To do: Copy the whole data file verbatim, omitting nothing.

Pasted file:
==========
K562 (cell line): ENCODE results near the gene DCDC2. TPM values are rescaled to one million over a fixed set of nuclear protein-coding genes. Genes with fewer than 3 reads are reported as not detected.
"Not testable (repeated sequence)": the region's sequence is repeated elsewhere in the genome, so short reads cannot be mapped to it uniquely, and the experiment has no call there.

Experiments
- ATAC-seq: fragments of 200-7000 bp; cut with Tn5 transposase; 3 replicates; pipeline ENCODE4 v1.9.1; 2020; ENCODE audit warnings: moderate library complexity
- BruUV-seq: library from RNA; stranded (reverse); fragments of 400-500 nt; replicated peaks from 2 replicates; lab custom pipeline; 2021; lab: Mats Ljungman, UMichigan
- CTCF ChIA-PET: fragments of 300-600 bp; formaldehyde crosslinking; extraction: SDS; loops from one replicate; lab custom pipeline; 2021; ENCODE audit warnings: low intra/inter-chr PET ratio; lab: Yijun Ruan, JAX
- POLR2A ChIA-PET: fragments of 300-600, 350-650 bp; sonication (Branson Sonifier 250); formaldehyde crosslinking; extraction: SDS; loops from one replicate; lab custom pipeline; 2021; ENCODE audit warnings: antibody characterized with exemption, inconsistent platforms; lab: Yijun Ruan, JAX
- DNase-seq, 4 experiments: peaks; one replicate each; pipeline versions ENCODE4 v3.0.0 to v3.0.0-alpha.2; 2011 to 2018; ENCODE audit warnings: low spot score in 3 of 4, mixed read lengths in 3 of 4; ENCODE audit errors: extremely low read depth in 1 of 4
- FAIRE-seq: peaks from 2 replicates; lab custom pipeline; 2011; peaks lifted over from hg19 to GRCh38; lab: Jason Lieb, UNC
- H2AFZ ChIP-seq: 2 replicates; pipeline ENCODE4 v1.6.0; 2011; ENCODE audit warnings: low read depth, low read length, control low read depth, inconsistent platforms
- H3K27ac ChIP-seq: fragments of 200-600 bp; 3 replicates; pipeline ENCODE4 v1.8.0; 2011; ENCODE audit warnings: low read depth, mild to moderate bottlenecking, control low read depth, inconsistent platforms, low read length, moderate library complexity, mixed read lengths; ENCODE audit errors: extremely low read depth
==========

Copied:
K562 (cell line): ENCODE results near the gene DCDC2. TPM values are rescaled to one million over a fixed set of nuclear protein-coding genes. Genes with fewer than 3 reads are reported as not detected.
"Not testable (repeated sequence)": the region's sequence is repeated elsewhere in the genome, so short reads cannot be mapped to it uniquely, and the experiment has no call there.

Experiments
- ATAC-seq: fragments of 200-7000 bp; cut with Tn5 transposase; 3 replicates; pipeline ENCODE4 v1.9.1; 2020; ENCODE audit warnings: moderate library complexity
- BruUV-seq: library from RNA; stranded (reverse); fragments of 400-500 nt; replicated peaks from 2 replicates; lab custom pipeline; 2021; lab: Mats Ljungman, UMichigan
- CTCF ChIA-PET: fragments of 300-600 bp; formaldehyde crosslinking; extraction: SDS; loops from one replicate; lab custom pipeline; 2021; ENCODE audit warnings: low intra/inter-chr PET ratio; lab: Yijun Ruan, JAX
- POLR2A ChIA-PET: fragments of 300-600, 350-650 bp; sonication (Branson Sonifier 250); formaldehyde crosslinking; extraction: SDS; loops from one replicate; lab custom pipeline; 2021; ENCODE audit warnings: antibody characterized with exemption, inconsistent platforms; lab: Yijun Ruan, JAX
- DNase-seq, 4 experiments: peaks; one replicate each; pipeline versions ENCODE4 v3.0.0 to v3.0.0-alpha.2; 2011 to 2018; ENCODE audit warnings: low spot score in 3 of 4, mixed read lengths in 3 of 4; ENCODE audit errors: extremely low read depth in 1 of 4
- FAIRE-seq: peaks from 2 replicates; lab custom pipeline; 2011; peaks lifted over from hg19 to GRCh38; lab: Jason Lieb, UNC
- H2AFZ ChIP-seq: 2 replicates; pipeline ENCODE4 v1.6.0; 2011; ENCODE audit warnings: low read depth, low read length, control low read depth, inconsistent platforms
- H3K27ac ChIP-seq: fragments of 200-600 bp; 3 replicates; pipeline ENCODE4 v1.8.0; 2011; ENCODE audit warnings: low read depth, mild to moderate bottlenecking, control low read depth, inconsistent platforms, low read length, moderate library complexity, mixed read lengths; ENCODE audit errors: extremely low read depth